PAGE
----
SIP supports communications for several services, including real-time audio, video, text, instant messaging, and presence. In its current form, it allows session invitations, instant messages, and other requests to be delivered from one party to another without requiring explicit consent of the recipient. Without such consent, it is possible for SIP to be used for malicious purposes, including amplification and DoS (Denial of Service) attacks. This document identifies a framework for consent-based communications in SIP. [STANDARDS-TRACK]
RFC5359 - Session Initiation Protocol Service Examples
This document gives examples of Session Initiation Protocol (SIP) services. This covers most features offered in so-called IP Centrex offerings from local exchange carriers and PBX (Private Branch Exchange) features. Most of the services shown in this document are implemented in the SIP user agents, although some require the assistance of a SIP proxy. Some require some extensions to SIP including the REFER, SUBSCRIBE, and NOTIFY methods and the Replaces and Join header fields. These features are not intended to be an exhaustive set, but rather show implementations of common features likely to be implemented on SIP IP telephones in a business environment. This document specifies an Internet Best Current Practices for the Internet Community, and requests discussion and suggestions for improvements.
RFC5358 - Preventing Use of Recursive Nameservers in Reflector Attacks
This document describes ways to prevent the use of default configured recursive nameservers as reflectors in Denial of Service (DoS) attacks. It provides recommended configuration as measures to mitigate the attack. This document specifies an Internet Best Current Practices for the Internet Community, and requests discussion and suggestions for improvements.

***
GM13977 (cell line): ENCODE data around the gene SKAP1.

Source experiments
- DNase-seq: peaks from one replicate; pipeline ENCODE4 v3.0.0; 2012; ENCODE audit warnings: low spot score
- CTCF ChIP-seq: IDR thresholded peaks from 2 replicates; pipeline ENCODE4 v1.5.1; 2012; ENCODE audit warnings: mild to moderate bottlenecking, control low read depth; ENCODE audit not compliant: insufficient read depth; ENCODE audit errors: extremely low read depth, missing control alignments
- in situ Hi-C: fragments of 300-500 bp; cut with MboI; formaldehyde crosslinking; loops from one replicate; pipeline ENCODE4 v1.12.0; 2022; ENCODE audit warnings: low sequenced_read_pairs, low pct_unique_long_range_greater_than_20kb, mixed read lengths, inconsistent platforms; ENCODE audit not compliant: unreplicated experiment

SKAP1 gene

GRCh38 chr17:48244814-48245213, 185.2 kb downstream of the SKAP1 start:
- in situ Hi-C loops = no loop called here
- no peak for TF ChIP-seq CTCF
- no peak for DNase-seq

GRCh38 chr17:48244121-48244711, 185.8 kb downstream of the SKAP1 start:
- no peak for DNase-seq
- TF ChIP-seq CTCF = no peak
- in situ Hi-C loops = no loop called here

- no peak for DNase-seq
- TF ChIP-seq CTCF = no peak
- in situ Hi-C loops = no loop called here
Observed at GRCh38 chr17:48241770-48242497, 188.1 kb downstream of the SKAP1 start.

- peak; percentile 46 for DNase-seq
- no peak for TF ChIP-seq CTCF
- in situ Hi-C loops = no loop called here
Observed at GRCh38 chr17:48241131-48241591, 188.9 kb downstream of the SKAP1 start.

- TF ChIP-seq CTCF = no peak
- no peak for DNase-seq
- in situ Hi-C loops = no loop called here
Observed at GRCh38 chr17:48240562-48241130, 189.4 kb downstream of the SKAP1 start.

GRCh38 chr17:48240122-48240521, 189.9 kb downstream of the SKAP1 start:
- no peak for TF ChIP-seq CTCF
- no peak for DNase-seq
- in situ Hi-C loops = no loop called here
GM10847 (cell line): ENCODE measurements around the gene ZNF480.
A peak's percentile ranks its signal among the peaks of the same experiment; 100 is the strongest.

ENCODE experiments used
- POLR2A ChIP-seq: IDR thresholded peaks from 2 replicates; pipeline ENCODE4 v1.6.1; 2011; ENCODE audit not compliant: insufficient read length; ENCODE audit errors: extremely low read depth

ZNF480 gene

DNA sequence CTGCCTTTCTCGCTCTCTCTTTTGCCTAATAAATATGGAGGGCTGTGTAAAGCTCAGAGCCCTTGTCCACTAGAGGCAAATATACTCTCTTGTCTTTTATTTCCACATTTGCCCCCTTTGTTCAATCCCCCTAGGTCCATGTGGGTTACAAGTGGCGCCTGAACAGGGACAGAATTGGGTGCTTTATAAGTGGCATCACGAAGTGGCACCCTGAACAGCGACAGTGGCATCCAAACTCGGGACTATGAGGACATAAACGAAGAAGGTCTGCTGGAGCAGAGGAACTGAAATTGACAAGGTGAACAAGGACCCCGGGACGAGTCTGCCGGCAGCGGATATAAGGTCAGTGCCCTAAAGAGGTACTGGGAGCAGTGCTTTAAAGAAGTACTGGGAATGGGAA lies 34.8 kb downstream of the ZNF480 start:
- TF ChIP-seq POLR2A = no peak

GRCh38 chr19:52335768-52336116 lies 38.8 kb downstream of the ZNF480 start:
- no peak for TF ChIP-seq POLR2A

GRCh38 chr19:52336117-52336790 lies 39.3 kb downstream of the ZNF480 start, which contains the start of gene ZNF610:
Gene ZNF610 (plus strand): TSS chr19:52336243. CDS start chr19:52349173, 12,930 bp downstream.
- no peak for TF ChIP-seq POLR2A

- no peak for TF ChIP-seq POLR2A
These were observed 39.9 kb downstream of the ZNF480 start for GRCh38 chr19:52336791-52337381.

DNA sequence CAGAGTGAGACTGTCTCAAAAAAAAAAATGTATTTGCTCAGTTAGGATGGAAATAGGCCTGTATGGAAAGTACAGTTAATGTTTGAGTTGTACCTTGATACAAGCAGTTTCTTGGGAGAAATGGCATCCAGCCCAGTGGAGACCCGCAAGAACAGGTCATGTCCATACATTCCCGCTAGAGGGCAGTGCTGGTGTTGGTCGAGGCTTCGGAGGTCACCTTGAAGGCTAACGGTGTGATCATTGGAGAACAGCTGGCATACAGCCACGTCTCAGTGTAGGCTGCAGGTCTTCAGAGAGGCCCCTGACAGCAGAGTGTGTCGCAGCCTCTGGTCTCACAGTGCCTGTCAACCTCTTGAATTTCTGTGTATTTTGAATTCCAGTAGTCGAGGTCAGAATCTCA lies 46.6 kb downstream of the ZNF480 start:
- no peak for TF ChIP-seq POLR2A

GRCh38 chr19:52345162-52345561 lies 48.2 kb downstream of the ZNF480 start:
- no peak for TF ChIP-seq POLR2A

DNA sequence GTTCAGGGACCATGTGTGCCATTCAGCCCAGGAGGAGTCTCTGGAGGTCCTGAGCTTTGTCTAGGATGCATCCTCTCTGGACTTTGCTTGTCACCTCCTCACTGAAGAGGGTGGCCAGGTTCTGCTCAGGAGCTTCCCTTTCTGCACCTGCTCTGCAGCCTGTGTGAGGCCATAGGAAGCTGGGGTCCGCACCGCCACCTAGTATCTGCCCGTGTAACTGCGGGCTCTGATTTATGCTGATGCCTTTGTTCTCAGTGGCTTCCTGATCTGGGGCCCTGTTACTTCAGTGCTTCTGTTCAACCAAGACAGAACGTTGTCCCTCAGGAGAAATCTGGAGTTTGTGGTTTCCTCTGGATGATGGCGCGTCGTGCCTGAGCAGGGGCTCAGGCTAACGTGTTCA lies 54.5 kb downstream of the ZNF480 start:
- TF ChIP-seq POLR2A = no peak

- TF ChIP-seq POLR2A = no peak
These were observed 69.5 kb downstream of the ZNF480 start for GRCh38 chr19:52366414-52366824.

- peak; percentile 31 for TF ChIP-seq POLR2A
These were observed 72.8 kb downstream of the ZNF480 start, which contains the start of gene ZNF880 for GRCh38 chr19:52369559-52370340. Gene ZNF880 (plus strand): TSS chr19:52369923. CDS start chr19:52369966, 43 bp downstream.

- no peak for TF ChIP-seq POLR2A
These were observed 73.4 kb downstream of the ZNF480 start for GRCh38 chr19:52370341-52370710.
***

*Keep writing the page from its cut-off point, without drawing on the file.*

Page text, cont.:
RFC5357 - A Two-Way Active Measurement Protocol (TWAMP)
The One-way Active Measurement Protocol (OWAMP), specified in RFC 4656, provides a common protocol for measuring one-way metrics between network devices. OWAMP can be used bi-directionally to measure one-way metrics in both directions between two network elements. However, it does not accommodate round-trip or two-way measurements. This memo specifies a Two-Way Active Measurement Protocol (TWAMP), based on the OWAMP, that adds two-way or round-trip measurement capabilities. The TWAMP measurement architecture is usually comprised of two hosts with specific roles, and this allows for some protocol simplifications, making it an attractive alternative in some circumstances. [STANDARDS-TRACK]
RFC5356 - Reliable Server Pooling Policies
This document describes server pool policies for Reliable Server Pooling (RSerPool) including considerations for implementing them at Endpoint Handlespace Redundancy Protocol (ENRP) servers and pool users. This memo defines an Experimental Protocol for the Internet community.
RFC5355 - Threats Introduced by Reliable Server Pooling (RSerPool) and Requirements for Security in Response to Threats
Reliable Server Pooling (RSerPool) is an architecture and set of protocols for the management and access to server pools supporting highly reliable applications and for client access mechanisms to a server pool. This document describes security threats to the RSerPool architecture and presents requirements for security to thwart these threats. This memo provides information for the Internet community.
RFC5354 - Aggregate Server Access Protocol (ASAP) and Endpoint Handlespace Redundancy Protocol (ENRP) Parameters
This document details the parameters of the Aggregate Server Access Protocol (ASAP) and Endpoint Handlespace Redundancy Protocol (ENRP) defined within the Reliable Server Pooling (RSerPool) architecture. This memo defines an Experimental Protocol for the Internet community.
RFC5353 - Endpoint Handlespace Redundancy Protocol (ENRP)
The Endpoint Handlespace Redundancy Protocol (ENRP) is designed to work in conjunction with the Aggregate Server Access Protocol (ASAP) to accomplish the functionality of the Reliable Server Pooling (RSerPool) requirements and architecture. Within the operational scope of RSerPool, ENRP defines the procedures and message formats of a distributed, fault-tolerant registry service for storing, bookkeeping, retrieving, and distributing pool operation and membership information. This memo defines an Experimental Protocol for the Internet community.